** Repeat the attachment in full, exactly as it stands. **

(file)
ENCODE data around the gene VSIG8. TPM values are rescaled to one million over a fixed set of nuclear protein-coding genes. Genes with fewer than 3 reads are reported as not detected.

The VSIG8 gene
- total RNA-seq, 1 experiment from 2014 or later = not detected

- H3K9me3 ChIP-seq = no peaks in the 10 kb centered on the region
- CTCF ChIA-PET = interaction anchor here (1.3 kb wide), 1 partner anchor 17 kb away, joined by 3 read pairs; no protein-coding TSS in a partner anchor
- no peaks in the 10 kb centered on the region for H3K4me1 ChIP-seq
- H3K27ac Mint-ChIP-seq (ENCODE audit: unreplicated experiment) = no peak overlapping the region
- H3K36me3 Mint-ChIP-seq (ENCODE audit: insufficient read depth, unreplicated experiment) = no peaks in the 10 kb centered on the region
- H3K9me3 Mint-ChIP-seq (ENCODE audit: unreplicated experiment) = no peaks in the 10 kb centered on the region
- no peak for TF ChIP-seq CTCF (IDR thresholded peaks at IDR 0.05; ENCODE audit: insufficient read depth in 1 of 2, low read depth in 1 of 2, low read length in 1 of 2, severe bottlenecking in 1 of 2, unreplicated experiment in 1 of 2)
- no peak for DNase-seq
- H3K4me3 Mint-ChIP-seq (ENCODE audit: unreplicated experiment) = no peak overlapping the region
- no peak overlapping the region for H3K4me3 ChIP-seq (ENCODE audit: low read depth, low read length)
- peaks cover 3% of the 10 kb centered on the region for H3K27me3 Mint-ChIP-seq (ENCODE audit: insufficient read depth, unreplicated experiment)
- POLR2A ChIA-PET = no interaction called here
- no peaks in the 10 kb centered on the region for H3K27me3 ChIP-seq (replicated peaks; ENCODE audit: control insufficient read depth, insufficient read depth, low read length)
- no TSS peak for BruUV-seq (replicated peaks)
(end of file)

ENCODE data around the gene VSIG8. TPM values are rescaled to one million over a fixed set of nuclear protein-coding genes. Genes with fewer than 3 reads are reported as not detected.

The VSIG8 gene
- total RNA-seq, 1 experiment from 2014 or later = not detected

- H3K9me3 ChIP-seq = no peaks in the 10 kb centered on the region
- CTCF ChIA-PET = interaction anchor here (1.3 kb wide), 1 partner anchor 17 kb away, joined by 3 read pairs; no protein-coding TSS in a partner anchor
- no peaks in the 10 kb centered on the region for H3K4me1 ChIP-seq
- H3K27ac Mint-ChIP-seq (ENCODE audit: unreplicated experiment) = no peak overlapping the region
- H3K36me3 Mint-ChIP-seq (ENCODE audit: insufficient read depth, unreplicated experiment) = no peaks in the 10 kb centered on the region
- H3K9me3 Mint-ChIP-seq (ENCODE audit: unreplicated experiment) = no peaks in the 10 kb centered on the region
- no peak for TF ChIP-seq CTCF (IDR thresholded peaks at IDR 0.05; ENCODE audit: insufficient read depth in 1 of 2, low read depth in 1 of 2, low read length in 1 of 2, severe bottlenecking in 1 of 2, unreplicated experiment in 1 of 2)
- no peak for DNase-seq
- H3K4me3 Mint-ChIP-seq (ENCODE audit: unreplicated experiment) = no peak overlapping the region
- no peak overlapping the region for H3K4me3 ChIP-seq (ENCODE audit: low read depth, low read length)
- peaks cover 3% of the 10 kb centered on the region for H3K27me3 Mint-ChIP-seq (ENCODE audit: insufficient read depth, unreplicated experiment)
- POLR2A ChIA-PET = no interaction called here
- no peaks in the 10 kb centered on the region for H3K27me3 ChIP-seq (replicated peaks; ENCODE audit: control insufficient read depth, insufficient read depth, low read length)
- no TSS peak for BruUV-seq (replicated peaks)